Girls did better than their male counterparts in general performance in the 2016 Advanced Level examinations, results released by the Ministry of Education yesterday show.
Out of 36,916 candidates who passed exams to join tertiary education, 19,374 (representing 52.5 per cent) are girls, according to the results.
The general pass rate for 2016 results improved by 0.3 per cent from 89.2 per cent in 2015 to 89.5 per cent.
The results also show that there was a general decline in performance of boys, from 48.1 per cent in 2015 to 47.5 per cent.
General performance of girls improved from 51.9 per cent the previous year to 52.5 per cent.
However, when it comes to having best performance in specific details, boys outclassed girls. Out of 21 best candidates in science combinations, only three are girls.
About 10 girls feature among the best 43 candidates in arts combinations, while only one girl is among the best six candidates in language combination.
Up to 41,240 candidates sat A-Level exams in 2016, including 22,381 girls.
At least 792 were private candidates.
The figure shows a slight decrease of about 2.3 per cent in the number of candidates who sat the national examination in 2016 compared to the previous year (42,111 candidates).
There was a general decrease in the number of both male and female candidates who sat Senior Six examinations compared to 2015.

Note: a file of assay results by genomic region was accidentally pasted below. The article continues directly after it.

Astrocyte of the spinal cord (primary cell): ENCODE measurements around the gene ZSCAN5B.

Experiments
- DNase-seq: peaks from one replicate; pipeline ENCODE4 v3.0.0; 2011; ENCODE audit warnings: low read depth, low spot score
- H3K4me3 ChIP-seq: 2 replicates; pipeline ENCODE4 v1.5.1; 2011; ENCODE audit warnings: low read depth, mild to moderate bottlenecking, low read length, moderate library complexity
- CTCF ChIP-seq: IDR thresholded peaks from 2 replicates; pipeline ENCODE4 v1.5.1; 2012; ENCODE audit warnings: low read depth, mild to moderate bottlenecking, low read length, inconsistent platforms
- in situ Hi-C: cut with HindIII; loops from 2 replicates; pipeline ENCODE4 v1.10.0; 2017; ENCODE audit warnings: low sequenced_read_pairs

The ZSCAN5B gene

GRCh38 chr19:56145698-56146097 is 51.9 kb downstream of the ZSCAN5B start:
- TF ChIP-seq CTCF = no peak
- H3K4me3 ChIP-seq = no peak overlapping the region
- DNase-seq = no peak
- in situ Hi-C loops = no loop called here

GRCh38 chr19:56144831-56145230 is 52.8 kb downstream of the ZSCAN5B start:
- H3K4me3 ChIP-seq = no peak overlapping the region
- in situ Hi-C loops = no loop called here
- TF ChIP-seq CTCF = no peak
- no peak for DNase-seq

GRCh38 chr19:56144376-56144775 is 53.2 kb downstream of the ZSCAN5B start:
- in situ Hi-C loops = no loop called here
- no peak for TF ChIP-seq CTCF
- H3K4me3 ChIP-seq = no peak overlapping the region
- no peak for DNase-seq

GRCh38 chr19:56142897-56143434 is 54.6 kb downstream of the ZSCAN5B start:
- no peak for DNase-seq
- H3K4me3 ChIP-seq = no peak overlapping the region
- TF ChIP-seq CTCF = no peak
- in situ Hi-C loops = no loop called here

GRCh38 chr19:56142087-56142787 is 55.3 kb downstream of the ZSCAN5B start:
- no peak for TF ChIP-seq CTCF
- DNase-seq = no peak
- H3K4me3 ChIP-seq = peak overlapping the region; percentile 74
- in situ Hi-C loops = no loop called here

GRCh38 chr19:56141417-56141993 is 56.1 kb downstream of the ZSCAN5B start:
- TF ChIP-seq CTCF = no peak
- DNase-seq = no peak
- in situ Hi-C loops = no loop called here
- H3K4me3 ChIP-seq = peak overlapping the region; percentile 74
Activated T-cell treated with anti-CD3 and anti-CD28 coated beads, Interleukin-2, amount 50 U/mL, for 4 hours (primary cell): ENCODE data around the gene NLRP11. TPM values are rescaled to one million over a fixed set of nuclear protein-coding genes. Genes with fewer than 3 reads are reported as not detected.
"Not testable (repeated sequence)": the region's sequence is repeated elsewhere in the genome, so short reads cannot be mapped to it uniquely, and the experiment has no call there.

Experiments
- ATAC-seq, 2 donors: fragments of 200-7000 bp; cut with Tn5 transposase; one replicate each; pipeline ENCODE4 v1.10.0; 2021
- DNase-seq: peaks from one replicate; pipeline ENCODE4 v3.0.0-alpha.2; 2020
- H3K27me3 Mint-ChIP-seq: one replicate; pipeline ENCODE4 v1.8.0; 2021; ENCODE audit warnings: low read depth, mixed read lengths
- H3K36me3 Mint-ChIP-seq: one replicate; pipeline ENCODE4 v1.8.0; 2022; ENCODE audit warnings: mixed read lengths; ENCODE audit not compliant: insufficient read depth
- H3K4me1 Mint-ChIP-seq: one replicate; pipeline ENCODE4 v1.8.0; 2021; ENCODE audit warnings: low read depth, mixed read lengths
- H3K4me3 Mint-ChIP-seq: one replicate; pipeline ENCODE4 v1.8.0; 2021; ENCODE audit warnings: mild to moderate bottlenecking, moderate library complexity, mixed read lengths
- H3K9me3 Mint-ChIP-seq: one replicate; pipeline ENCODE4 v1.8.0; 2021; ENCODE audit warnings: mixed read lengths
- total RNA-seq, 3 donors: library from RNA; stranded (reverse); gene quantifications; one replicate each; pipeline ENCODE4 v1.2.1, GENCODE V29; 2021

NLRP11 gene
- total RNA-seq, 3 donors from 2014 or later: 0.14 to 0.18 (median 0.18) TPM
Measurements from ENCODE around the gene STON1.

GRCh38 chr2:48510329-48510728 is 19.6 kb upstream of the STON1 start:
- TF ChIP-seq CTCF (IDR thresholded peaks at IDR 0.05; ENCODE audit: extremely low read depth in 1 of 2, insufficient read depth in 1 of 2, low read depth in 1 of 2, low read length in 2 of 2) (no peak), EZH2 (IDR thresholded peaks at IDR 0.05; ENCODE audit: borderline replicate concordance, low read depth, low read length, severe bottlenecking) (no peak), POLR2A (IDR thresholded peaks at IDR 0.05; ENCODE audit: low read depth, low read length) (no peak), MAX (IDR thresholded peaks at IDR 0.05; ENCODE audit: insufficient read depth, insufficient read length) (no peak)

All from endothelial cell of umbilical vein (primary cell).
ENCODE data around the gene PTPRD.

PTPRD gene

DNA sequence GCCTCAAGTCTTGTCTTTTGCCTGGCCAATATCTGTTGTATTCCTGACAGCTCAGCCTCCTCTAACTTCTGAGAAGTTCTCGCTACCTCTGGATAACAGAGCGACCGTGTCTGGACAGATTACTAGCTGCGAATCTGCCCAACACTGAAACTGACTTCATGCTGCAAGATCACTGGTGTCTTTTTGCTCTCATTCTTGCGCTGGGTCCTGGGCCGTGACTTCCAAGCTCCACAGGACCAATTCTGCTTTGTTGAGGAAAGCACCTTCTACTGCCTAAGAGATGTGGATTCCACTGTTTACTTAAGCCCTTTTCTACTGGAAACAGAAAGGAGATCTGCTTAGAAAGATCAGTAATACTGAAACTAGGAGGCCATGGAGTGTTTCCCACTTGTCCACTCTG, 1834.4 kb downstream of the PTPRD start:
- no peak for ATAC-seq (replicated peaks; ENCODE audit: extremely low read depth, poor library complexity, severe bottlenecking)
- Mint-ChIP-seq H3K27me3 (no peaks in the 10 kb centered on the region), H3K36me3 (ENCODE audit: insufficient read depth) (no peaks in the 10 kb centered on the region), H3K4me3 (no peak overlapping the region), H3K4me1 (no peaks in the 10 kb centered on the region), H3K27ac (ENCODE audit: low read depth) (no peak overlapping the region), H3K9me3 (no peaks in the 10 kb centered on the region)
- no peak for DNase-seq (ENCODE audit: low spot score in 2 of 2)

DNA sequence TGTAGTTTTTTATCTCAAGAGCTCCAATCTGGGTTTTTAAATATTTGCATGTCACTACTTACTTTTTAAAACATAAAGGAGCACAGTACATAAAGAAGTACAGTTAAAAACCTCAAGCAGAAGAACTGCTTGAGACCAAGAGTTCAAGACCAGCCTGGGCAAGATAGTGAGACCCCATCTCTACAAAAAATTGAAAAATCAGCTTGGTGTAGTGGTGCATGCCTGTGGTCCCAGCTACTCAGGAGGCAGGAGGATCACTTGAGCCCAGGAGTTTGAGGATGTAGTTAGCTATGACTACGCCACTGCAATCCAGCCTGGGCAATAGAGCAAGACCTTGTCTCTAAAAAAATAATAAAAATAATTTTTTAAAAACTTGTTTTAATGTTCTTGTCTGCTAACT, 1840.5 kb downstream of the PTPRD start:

While presenting the results in Kigali, the State Minister for Primary and Secondary Education, Isaac Munyakazi, explained that the decrease was due to the government policy of encouraging more students to join vocational institutions.
"We are seeing the number of students who join vocational institutions increasing time and again. This is really good, since the government policy is to encourage skills development.
"This shift from general education to vocational training is something we encourage. We want a mindset change, right from parents and guardians to other stakeholders, including media; encouraging young people to get to know that vocational training is actually a better option as regards national development agenda and high chances of job opportunities and job creation," Munyakazi said.
Under the Technical and Vocational Education and Training (TVET) programme, students are encouraged to join as soon as they complete O-Level.
There was also a notable increase of about 0.2 per cent in the number of private candidates who sat the national exams in 2016 as compared to 2015.
Responding to the question as to why the Ministry of Education no longer ranks schools, Munyakazi said that stakeholders are due to come up with a new criteria to grade best performing schools "based on different benchmarks, and not just examination results."
"We want to come up with a unique way of ranking schools based on discipline, hygiene, teachers' performance and, if necessary, examination performance. This is something we are working on and we will send the criteria to all schools and allow them to incorporate it in the system this academic year."